Rubbish bins


Recycling occurs when materials from waste streams are broken down into raw materials and reprocessed either into the same product(closed loop) or a new product (open loop).  The term covers a wide range of activities required to turn used materials into new products.  These activities include collection, sorting, reprocessing and manufacture (Waste Management Board, 2004).  There are many materials that are capable of being recycled, and technology is advancing to allow the recycling of more materials.  It is rare for a product to be made of 100% recycled material because of health concerns, production and technical restraints and the fact that most materials have a limit on the number of times they can be recycled.

The benefits of recycling do not lie solely in diversion of waste away from disposal but, more importantly, in the reduction of the amount of virgin resources that need to be harvested and processed for the manufacture of new products.  A recent national study into kerbside recycling has shown that the avoided environmental cost of production generated by kerbside recycling is 20 times greater than the environmental cost of collection and disposal of the material (NPCC, 2001), refuting the claim that recycling is more harmful to the environment than the extraction of virgin resources and production of materials from them.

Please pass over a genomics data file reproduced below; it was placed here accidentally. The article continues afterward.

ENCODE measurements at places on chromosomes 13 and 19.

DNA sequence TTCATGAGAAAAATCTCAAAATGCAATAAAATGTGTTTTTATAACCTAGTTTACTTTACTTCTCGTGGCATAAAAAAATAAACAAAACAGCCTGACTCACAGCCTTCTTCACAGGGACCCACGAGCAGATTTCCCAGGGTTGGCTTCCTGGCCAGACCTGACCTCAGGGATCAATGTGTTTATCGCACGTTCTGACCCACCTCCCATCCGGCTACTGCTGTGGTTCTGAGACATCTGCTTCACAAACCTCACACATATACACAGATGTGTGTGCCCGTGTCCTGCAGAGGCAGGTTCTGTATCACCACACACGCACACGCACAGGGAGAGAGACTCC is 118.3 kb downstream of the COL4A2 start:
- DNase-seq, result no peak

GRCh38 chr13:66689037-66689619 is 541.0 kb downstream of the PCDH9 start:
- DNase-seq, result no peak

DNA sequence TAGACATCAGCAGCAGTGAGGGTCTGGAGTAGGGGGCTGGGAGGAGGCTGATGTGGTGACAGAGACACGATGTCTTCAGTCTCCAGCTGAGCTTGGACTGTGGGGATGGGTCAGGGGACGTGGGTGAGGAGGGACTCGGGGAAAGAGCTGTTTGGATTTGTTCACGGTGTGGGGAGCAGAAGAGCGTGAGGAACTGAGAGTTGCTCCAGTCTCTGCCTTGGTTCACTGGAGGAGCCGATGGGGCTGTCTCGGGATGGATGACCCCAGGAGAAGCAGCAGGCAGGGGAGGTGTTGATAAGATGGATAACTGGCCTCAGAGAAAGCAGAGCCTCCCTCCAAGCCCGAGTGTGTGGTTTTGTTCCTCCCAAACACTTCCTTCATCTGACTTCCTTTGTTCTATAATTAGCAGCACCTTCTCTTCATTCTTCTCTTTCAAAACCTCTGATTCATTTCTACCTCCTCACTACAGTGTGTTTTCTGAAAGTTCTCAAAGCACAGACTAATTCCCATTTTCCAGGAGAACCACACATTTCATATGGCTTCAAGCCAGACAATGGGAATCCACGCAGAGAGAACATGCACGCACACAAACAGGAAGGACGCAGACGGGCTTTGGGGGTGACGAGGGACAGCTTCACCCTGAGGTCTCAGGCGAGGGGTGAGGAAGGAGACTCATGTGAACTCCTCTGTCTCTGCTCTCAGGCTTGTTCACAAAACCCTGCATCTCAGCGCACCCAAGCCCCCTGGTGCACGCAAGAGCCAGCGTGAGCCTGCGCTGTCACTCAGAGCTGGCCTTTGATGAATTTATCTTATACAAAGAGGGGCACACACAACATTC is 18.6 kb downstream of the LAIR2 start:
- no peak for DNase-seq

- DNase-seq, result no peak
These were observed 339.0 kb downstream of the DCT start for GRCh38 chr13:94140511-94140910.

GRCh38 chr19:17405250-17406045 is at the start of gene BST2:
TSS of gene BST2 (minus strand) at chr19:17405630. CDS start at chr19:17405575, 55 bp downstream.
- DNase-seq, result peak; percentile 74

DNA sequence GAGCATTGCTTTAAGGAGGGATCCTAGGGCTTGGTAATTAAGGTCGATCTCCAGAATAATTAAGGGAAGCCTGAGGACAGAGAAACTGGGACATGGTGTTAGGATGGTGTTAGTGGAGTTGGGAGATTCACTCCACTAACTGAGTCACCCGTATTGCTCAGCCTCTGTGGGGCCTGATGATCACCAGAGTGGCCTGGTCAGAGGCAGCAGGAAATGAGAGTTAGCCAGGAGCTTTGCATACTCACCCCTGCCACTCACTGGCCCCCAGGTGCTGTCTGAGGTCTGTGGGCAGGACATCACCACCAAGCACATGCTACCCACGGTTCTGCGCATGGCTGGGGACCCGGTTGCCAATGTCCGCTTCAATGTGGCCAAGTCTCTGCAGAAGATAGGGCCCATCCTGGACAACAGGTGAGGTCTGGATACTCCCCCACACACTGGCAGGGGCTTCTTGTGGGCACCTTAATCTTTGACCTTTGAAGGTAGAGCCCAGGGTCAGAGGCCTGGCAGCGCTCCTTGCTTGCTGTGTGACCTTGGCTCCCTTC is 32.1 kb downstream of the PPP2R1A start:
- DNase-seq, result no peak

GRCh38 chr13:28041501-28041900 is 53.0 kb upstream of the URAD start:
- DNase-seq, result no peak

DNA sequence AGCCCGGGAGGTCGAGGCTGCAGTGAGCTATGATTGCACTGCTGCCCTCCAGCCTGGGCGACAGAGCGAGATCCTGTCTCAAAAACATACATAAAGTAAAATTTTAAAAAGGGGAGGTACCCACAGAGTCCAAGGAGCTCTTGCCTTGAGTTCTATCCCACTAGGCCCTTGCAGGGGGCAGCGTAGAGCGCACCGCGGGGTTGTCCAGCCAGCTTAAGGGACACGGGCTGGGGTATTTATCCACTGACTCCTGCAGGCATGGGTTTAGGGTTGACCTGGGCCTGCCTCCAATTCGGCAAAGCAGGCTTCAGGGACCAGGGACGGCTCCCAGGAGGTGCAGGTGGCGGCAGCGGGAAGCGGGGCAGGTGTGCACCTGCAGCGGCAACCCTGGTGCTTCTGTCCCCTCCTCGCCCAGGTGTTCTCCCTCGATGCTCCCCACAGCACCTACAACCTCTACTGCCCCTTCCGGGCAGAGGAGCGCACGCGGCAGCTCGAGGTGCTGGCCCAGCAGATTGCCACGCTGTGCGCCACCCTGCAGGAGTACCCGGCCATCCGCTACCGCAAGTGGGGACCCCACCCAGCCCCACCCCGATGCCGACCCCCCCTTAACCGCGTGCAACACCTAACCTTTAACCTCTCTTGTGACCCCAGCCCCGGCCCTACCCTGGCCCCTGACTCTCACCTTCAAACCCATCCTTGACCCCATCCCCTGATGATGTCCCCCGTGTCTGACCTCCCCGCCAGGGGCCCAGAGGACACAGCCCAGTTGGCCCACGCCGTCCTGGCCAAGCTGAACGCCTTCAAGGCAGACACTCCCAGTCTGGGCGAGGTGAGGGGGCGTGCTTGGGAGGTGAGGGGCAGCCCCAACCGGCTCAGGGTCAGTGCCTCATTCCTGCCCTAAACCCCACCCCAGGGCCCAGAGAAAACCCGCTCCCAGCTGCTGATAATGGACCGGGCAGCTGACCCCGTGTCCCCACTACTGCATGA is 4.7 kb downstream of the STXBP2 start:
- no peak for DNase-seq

Categories of recyclables

In Western Australia the main categories of recyclables are: paper, PET and HDPE plastics, liquid paperboard, aluminium and steel cans, and glass bottles and food containers.  Waste oil and car batteries are also recycled in many communities.  There are many more materials that are recyclable than materials that are actually recycled.  The reason for this is that quite often the recycled product has no established market or the market is not viable due to low commodity prices, and it is therefore not economically viable for these products to be recycled, examples of this are that some types of plastic and crushed glass.  Distance to market is another restriction to recycling in Western Australian communities as transportation costs may eliminate the economic viability and environmental benefit of the program.

Recycling In Western Australia

100% of Local Governments in the Perth metropolitan area provide residents with a kerbside recycling service. Many of the larger regional centres also provide kerbside recycling programs.  Drop off centres, where centralised collection bins are provided for the public to drop off recyclable materials, are common throughout the State.  134,250 tonnes of waste is recycled annually in Western Australia, of which 72,350 tonnes is non green waste material and 60,875 tonnes is green waste.


  1. Waste Management Board, 2004, Strategic Direction for Waste Management in Western Australia.
  2. Independent Assessment of Kerbside Recycling, 2001, National Packaging Covenant Council.
  3. State Recycling Blueprint, 1993, Western Australian Department of Environmental Protection.
  4. Waste Reduction and Recyling Policy - Draft, 1997, Western Australian Department of Environmental Protection.
  5. State Recycling Education and Promotion Program for Western Australia, 2000, Western Australian Department of Environmental Protection.
  6. Life Cycle Assessment of Packaging Waste Management in Victoria, 1999, EcoRecycle Victoria.
  7. Guide to Preferred Service Standards for Kerbside Recycling, 2000, EcoRecycle Victoria.